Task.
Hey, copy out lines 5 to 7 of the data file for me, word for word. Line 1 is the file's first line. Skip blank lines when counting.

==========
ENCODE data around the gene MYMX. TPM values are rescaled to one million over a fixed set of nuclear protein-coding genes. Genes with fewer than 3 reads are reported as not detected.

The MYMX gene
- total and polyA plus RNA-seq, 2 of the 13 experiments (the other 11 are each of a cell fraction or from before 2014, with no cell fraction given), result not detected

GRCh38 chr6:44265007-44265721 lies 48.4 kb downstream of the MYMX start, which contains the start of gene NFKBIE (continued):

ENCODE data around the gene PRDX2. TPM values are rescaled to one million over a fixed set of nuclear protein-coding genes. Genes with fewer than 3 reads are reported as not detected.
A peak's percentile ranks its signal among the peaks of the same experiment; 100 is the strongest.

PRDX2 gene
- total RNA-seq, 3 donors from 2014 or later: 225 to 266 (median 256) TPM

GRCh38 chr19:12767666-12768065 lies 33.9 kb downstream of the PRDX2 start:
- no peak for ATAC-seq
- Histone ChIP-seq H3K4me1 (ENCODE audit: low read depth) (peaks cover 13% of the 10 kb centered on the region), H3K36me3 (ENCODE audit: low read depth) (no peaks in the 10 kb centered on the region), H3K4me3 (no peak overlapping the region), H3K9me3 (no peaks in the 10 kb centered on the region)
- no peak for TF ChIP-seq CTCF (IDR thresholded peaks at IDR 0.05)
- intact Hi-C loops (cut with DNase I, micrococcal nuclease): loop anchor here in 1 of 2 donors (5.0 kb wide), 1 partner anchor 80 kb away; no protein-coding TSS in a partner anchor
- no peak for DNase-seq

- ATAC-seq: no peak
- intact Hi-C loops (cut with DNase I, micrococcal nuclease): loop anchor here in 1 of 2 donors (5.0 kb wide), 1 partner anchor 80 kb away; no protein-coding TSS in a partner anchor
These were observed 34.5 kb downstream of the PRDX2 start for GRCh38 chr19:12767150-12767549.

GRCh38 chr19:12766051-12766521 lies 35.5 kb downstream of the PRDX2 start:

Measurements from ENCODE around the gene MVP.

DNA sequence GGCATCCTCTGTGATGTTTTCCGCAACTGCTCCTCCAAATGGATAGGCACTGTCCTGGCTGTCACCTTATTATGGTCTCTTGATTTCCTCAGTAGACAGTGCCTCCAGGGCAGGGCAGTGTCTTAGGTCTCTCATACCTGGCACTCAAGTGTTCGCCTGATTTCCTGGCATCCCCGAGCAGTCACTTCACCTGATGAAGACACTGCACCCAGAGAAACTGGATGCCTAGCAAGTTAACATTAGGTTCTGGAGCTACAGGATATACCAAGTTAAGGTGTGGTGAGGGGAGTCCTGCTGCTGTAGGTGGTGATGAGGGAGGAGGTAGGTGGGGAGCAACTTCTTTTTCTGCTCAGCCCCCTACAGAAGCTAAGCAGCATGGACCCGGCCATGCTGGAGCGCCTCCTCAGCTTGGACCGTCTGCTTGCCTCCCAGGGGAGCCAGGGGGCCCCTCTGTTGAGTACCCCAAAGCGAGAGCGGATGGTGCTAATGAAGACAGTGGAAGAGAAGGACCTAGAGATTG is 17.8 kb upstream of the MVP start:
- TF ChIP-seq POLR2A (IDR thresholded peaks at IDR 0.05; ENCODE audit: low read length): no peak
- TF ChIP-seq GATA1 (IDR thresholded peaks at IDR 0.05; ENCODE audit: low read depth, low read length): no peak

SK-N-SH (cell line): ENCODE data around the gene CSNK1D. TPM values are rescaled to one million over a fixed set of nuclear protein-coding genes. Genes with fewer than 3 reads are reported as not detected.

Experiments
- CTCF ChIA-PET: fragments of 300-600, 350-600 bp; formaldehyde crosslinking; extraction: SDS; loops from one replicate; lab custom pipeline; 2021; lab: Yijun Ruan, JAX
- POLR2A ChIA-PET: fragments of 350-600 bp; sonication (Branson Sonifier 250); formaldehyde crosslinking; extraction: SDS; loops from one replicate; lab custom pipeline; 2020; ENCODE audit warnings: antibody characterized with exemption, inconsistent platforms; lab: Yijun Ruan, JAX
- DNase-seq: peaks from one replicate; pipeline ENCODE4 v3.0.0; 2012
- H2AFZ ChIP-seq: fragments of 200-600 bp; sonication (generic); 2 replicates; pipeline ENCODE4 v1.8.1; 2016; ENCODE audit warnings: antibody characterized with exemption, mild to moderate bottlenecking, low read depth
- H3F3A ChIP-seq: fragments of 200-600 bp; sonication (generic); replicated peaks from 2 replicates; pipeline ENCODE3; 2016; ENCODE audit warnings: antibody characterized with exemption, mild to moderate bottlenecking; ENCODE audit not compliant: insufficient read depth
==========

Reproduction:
ENCODE data around the gene PRDX2. TPM values are rescaled to one million over a fixed set of nuclear protein-coding genes. Genes with fewer than 3 reads are reported as not detected.
A peak's percentile ranks its signal among the peaks of the same experiment; 100 is the strongest.

PRDX2 gene